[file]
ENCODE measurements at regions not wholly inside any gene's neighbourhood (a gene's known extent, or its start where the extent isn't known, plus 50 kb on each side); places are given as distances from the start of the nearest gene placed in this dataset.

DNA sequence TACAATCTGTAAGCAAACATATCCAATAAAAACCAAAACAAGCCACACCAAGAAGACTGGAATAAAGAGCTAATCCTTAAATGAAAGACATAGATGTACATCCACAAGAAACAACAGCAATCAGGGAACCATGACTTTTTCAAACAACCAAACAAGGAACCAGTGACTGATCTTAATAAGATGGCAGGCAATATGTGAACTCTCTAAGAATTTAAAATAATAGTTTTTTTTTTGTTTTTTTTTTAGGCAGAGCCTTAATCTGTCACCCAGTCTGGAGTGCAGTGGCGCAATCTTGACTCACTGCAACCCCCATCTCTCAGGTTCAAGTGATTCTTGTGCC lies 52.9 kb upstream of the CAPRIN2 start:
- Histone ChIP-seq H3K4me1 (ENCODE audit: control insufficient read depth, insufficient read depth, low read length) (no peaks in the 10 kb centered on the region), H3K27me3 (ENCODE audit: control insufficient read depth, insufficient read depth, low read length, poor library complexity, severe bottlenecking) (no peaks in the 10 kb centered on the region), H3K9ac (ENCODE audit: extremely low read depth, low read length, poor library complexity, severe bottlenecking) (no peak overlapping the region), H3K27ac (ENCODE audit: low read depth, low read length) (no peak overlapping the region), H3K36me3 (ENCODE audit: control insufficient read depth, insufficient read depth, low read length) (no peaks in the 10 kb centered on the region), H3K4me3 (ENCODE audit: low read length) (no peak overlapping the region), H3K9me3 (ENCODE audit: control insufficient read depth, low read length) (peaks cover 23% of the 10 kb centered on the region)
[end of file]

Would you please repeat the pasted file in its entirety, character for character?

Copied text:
ENCODE measurements at regions not wholly inside any gene's neighbourhood (a gene's known extent, or its start where the extent isn't known, plus 50 kb on each side); places are given as distances from the start of the nearest gene placed in this dataset.

DNA sequence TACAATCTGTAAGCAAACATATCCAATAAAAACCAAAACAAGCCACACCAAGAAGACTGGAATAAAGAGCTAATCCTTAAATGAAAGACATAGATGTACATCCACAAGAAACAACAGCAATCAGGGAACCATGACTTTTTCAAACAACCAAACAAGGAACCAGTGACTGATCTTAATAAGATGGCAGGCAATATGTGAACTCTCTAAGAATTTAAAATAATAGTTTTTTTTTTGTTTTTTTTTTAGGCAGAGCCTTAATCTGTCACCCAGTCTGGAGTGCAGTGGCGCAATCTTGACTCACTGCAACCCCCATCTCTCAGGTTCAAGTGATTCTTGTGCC lies 52.9 kb upstream of the CAPRIN2 start:
- Histone ChIP-seq H3K4me1 (ENCODE audit: control insufficient read depth, insufficient read depth, low read length) (no peaks in the 10 kb centered on the region), H3K27me3 (ENCODE audit: control insufficient read depth, insufficient read depth, low read length, poor library complexity, severe bottlenecking) (no peaks in the 10 kb centered on the region), H3K9ac (ENCODE audit: extremely low read depth, low read length, poor library complexity, severe bottlenecking) (no peak overlapping the region), H3K27ac (ENCODE audit: low read depth, low read length) (no peak overlapping the region), H3K36me3 (ENCODE audit: control insufficient read depth, insufficient read depth, low read length) (no peaks in the 10 kb centered on the region), H3K4me3 (ENCODE audit: low read length) (no peak overlapping the region), H3K9me3 (ENCODE audit: control insufficient read depth, low read length) (peaks cover 23% of the 10 kb centered on the region)